LAWS101 - Confessions

Cases from the Confessions line - LAWS101, University of Otago

Terms in this set (...)

3 types of breach for confessions:
Reliability (s28 Evidence Act 2006)
Oppression (s29 Evidence Act 2006)
Improperly obtained (s30 Evidence Act 2006)
R v PK - reliability
16 yr old was tired, confused and exhausted when questioned. Stayed up till 3AM previously. Police applied pressure to make a statement.
- Held the circumstances affected reliability = evidence excluded
If evidence is unreliable, the court:
can exclude, if on the balance of probabilities circumstances are likely to make it unreliable
If evidence is gained through oppression, the court:
MUST exclude evidence, despite true or not. - unless satisfied BEYOND REASONABLE DOUBT that statement was not influenced by oppression.
If evidence is deemed to be improperly obtained, the court:
must decide whether exclusion of the evidence is proportionate to the impropriety.
- e.g. look at: urgency, danger to police life, bad faith? seriousness of offence etc.
3 ways evidence can be improperly obtained:
- Breach of practice note
- Breach of NZBORA (caution)
- Unfair treatment
Practice note on police questioning says 4 main things:
- Must NOT suggest compulsory to answer
- Must caution
- Must NOT cross examine
- Must fairly explain other evidence
R v Hawea
Assault - given right to silence, but not a full caution. Called cowardly and dickhead by Police. Told by police "we don't believe you"
- Eventually made a confession verbally.
- Court ruled only intimidating or belittling conduct, well short of oppression.
R v Wilson
Ladies mile case - maori youth stabbed lady, ran away. Small interview room, black, hot, small window. Kept there for 5 1/2 hours until confession given.
- Police admitted they would not take no for an answer
- Court ruled was oppressive - pressure put on, physical nature of process, whole process was cross examination = MUST exclude evidence.
R v Beazley
Murder by gang members, footprints found. Lots of cross examination for 4 hours
- Breach of practice note (cross exam.)
- Main evidence (boots) not shown until 4 hours in = UNFAIRLY OBTAINED.
R v Admore
Drive by - cross examination.
- Held that dealing with ;dangerous outlaws', who cannot be expected to be treated with 'kid gloves'.
- Held that questions were supported by evidence
- Held that questions were not overbearing
= Not improperly obtained.
R v Fatu
Mongrel Mob beating - 6 members arrested.
Fatu made statement that incriminated everyone. Told others that cops knew they did it - to make others confess - told if confessed, would get shorter sentance.
- Court ruled tactics did not induce the confession - chance of lesser charge did.
- Innocent person would not agree to murder if offered lesser sentance
= confession not excluded = not improper
R v Hennessey
Injury with intent - throwing bottle. Police deliberately misled hennessey, told him friend had testified against him, told him they had CCTV footage, and had 7 or 8 witnesses.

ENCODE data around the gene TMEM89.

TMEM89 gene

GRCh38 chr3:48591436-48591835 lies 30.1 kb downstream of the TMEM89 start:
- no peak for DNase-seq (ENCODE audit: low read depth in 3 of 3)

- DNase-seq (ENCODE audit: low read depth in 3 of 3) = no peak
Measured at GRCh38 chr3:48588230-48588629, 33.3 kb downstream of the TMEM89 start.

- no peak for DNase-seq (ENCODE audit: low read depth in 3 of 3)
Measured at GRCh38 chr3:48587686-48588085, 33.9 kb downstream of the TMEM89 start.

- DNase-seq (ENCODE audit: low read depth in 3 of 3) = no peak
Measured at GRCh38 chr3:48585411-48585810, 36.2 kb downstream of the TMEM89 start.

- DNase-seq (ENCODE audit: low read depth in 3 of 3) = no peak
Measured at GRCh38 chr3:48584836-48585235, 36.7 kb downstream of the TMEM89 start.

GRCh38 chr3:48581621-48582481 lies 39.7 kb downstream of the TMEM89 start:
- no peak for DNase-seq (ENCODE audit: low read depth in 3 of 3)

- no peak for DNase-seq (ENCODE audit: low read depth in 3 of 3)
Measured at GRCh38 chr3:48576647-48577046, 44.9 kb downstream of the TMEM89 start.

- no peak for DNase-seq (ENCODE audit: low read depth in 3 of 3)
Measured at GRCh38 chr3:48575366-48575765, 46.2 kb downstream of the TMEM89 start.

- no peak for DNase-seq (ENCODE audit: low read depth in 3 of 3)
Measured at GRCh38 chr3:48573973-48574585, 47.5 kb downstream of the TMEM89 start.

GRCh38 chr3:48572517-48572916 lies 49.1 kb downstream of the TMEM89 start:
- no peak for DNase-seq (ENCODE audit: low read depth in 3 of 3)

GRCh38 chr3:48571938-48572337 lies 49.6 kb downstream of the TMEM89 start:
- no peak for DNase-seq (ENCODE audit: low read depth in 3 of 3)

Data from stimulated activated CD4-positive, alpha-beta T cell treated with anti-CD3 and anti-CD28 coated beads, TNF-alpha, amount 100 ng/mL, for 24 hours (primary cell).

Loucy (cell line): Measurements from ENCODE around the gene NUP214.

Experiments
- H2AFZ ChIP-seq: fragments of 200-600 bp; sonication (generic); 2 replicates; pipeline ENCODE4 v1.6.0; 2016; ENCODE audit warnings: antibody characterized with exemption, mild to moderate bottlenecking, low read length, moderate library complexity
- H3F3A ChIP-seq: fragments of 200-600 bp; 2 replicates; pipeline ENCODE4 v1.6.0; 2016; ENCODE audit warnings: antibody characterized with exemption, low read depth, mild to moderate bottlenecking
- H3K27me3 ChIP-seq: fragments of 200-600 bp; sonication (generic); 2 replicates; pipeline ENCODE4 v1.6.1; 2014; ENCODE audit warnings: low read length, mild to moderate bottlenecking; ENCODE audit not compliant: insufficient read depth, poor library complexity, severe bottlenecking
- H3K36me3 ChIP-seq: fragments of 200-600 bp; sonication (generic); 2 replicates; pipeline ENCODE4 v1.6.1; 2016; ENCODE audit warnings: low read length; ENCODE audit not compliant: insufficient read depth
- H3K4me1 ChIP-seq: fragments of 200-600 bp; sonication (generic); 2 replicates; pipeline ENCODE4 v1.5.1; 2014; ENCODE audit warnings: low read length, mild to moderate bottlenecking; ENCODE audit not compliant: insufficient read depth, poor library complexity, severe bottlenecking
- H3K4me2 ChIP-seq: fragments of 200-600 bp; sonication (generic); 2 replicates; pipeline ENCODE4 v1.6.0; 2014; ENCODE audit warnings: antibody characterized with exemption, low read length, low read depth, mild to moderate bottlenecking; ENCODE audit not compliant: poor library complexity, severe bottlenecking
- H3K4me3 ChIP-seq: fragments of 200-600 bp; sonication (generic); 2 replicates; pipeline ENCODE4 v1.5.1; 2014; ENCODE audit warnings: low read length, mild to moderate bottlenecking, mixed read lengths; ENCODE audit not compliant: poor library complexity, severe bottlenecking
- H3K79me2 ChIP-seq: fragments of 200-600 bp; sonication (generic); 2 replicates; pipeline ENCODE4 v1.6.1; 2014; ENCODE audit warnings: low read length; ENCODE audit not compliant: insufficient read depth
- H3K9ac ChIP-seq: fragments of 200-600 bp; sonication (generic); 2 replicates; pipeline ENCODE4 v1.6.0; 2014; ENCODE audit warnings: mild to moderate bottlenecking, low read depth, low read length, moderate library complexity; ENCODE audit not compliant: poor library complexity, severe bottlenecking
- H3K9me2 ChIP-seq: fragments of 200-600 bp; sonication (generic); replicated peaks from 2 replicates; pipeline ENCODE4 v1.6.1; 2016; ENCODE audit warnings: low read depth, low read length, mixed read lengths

- Breach of practice note - evidence must be fairly explained.
- Exclusion of evidence is a proportionate response.
R v Follas
Encouraged person to run over youth. Voluntarily went to station.
- Cross examined, leading questions
Confrontational style, repetitive and consistent questioning.
- Breach of practice note.
Court excluded evidence, because:
- deliberate, not bad faith, no urgency, significant breach, serious charge, other evidence available
R v Kirifi
Wilfully set car on fire. Not formally arrested. Taken to station and cautioned - but NOT told of right to see lawyer.
- Court held FORMAL ARREST NOT NECESSARY. Physical seizure or words of arrest constitute arrest - still need to caution.
R v Butcher
Aggravated robbery. Told "you will be charged". Cautioned, no right to a lawyer mentioned. Other man - ASKED to see a lawyer, told there would be none available at night, said would otherwise have to sleep in the cells.
- Held, if you're not treated as free to go, you are technically arrested.
R v Narayan
Foreign man - alleged murder of daughter.Police told "you will answer questions". Never cautioned.
- Language difficulties, alien countries made his rights (lawyer, silence) of 'special value'.
- Held exclude evidence, as rights are important to him, given in foreign country.
R v Mallinson
1 hour after arrest, but before questioning, was cautioned.
- Court held no need to explain how the right will be carried out - can infer they understand unless they are impaired (drunk etc.)
R v Schriek
17 yr old kidnap and murder of street kid. Told police didn't have a lawyer - they asked if she was happy to talk - she said yes.
- Held didn't understand the right to lawyer - didn't understand right to free legal aid
R v PK - improperly obtained
Asked for interview to be postponed - police said 'you need to explain what happened'.
- Court held right to silence was clearly ignored - breach of practice note rule 1 (suggested compulsory to answer)
R v Hawea - improperly obtained
Police called dickhead - not cautioned.
- Held that not a serious breach (as cautioned earlier), not bad faith by police, evidence was crucial to a serious charge.
- Therefore, evidence not excluded